TGLF transport simulations of 30 DIII-D hybrid discharges, focused on testing a new collision model against experimental data from DIII-D, show good agreement with both the ion and electron temperature profiles. In XPTOR transport simulations to predict the temperature profiles, using the version of TGLF presented at the 2007 APS meeting with the new collision model, the overall average RMS errors obtained for Ti and Te were both 13%. Analysis of the results shows that the predicted electron energy transport tends to be dominated by ETG modes. For hybrids with low q95 between 3.0 and 3.5, the ion energy transport is close to the neoclassical level. Discharges with higher values of q95 > 4.0 tend to have higher ion energy diffusivities with χi comparable to χe. Within the dataset are discharges with varying toroidal rotation and the TGLF model agrees equally well with both high and low rotation cases.
A new version of ReviewPlus has been installed on the LSF cluster. The changes, which were previously available in the ReviewPlus test version, include improvements to plotting speed and bug fixes. Signal resampling was re-enabled and is controllable via Preferences or Set Appearance. For MDSplus signals, tree names are now displayed in the plot label. The major bug fixes in the new version include correcting a problem with dropped characters in the signals table and restoring signal vs. signal plotting functionality.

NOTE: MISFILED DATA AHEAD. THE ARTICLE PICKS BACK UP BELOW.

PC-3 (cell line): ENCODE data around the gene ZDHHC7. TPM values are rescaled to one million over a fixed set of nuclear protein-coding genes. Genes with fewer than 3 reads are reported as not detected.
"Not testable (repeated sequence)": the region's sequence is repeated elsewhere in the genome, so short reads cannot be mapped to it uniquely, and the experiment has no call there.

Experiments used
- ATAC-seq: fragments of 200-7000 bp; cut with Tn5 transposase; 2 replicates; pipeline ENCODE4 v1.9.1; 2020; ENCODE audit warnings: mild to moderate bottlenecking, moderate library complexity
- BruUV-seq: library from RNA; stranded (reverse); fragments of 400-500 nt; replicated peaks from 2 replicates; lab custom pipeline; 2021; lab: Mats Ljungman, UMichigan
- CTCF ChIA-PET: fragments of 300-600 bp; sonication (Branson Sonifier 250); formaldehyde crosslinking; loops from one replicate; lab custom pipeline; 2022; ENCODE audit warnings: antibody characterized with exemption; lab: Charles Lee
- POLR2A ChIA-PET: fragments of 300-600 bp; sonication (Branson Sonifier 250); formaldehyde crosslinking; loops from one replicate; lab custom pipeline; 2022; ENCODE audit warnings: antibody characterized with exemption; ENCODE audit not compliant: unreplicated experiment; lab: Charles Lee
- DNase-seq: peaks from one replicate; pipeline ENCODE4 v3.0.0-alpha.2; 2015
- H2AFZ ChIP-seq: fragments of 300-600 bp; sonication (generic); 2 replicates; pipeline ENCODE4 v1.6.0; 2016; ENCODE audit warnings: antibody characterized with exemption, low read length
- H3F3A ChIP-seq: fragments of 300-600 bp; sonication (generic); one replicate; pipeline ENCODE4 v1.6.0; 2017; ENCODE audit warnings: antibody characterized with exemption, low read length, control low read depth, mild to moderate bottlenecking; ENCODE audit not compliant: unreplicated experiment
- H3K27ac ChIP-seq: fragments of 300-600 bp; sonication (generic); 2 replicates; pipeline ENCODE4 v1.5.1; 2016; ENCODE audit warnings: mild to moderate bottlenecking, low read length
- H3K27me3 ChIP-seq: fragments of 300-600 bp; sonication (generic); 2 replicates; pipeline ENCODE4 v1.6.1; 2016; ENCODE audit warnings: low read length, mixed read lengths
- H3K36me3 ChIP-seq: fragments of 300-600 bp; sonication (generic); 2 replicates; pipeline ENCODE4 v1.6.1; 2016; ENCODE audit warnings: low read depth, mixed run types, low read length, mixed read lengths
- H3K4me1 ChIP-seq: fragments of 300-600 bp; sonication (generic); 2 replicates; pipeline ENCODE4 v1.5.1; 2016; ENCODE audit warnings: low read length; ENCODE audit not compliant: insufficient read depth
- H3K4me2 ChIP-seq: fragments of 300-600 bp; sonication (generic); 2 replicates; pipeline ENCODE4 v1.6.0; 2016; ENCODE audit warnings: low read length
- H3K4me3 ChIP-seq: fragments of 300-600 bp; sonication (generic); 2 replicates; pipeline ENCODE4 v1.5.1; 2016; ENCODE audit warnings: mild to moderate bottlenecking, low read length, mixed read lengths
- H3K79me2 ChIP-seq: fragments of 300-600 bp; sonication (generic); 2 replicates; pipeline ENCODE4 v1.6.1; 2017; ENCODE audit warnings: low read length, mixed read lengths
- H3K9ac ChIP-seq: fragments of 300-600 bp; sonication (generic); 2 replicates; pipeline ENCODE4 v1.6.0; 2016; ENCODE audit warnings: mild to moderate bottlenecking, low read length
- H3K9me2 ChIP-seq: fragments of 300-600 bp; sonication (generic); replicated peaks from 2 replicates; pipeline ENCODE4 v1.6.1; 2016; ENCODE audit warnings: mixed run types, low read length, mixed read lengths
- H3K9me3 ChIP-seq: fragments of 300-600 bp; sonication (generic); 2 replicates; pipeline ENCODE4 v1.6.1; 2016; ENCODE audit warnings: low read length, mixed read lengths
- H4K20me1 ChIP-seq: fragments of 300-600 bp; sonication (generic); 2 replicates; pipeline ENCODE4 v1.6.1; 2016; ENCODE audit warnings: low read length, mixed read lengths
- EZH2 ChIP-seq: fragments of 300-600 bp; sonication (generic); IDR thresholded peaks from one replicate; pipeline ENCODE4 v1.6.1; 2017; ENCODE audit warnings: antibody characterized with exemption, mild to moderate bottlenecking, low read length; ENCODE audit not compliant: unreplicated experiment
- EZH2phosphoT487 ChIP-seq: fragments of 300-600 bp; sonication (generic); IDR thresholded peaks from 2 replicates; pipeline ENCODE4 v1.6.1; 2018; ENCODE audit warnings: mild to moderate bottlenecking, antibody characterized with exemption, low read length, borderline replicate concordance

R.E. Waltz from GA and John Krommes from PPPL represented fusion plasma turbulence at the Turbulent Mixing and Beyond 2009 international conference and advanced school at the International Center for Theoretical Physics, July 27-August 7, Trieste, Italy (http://users.ictp.it/~tmb/index.html). The conference covered a large range of turbulent mixing in many fields: ordinary fluids as well as plasmas, aerodynamics, astrophysics, magnetophysics, atmospheres, and oceans. Waltz gave an invited talk on “Gyrokinetic Simulation of turbulent transport in fusion plasmas”.
A new saturation rule based on the geodesic acoustic mode (GAM) frequency has been developed for TGLF that naturally gives the correct ratio of ETG to ITG electron thermal transport and fits the low-k GYRO simulation database better than the previous rule. The new model uses the acoustic mode frequency instead of the curvature drift frequency in the formula and has one less fit parameter than to the previous model. The new rule is consistent with the predator-prey paradigm for nonlinear saturation and was motivated by a recently published paper: R.E. Waltz, and C.G. Holland, “Numerical experiments on the drift-wave-zonal flow paradigm for nonlinear saturation”, Phys. Plasmas, 15, (2008) 0122503.
As part of the PTRANSP and IMFIT projects at GA, a standardized set of variables, sufficient to translate to and from a set of application codes, is under development using the self-describing NetCDF data format. An important and substantial part of both projects is the development of suitable interfaces for user-transparent communication between PTRANSP, GCNMP, ONETWO, and XPTOR, as well as other codes in the future. A summer intern student is making a significant contribution to this effort by creating cross-reference maps of the quantities involved.
These highlights are reports of research work in progress and are accordingly subject to change or modification